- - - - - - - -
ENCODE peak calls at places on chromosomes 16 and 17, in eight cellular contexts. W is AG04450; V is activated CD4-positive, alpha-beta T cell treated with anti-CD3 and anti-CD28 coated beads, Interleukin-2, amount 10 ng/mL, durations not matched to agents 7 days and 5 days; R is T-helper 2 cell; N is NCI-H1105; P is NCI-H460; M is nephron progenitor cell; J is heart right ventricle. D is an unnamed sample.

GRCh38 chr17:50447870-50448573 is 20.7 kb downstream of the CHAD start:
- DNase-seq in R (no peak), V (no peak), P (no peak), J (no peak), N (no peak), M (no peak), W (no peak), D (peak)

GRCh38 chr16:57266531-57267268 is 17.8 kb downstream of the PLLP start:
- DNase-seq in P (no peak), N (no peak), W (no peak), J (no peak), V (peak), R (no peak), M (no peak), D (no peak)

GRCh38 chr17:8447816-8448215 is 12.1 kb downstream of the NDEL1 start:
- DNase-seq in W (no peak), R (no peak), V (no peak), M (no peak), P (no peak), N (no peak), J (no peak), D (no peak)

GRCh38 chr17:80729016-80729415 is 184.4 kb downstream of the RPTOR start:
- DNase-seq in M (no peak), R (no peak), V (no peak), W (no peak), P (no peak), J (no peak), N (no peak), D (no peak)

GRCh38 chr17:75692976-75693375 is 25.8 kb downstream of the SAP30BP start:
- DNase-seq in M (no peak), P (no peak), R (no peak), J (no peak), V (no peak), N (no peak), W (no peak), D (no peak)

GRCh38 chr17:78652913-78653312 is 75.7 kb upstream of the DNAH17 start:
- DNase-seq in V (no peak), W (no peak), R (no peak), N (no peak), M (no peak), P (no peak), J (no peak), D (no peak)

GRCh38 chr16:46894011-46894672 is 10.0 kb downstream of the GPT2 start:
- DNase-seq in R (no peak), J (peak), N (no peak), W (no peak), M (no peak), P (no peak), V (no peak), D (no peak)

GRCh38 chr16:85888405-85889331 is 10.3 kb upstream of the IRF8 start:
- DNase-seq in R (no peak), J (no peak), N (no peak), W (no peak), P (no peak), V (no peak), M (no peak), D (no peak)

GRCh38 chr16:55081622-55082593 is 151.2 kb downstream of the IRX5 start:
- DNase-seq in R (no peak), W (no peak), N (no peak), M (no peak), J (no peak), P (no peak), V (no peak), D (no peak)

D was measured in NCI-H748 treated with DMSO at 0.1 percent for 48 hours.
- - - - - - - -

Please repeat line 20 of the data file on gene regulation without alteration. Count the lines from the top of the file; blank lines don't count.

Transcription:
D was measured in NCI-H748 treated with DMSO at 0.1 percent for 48 hours.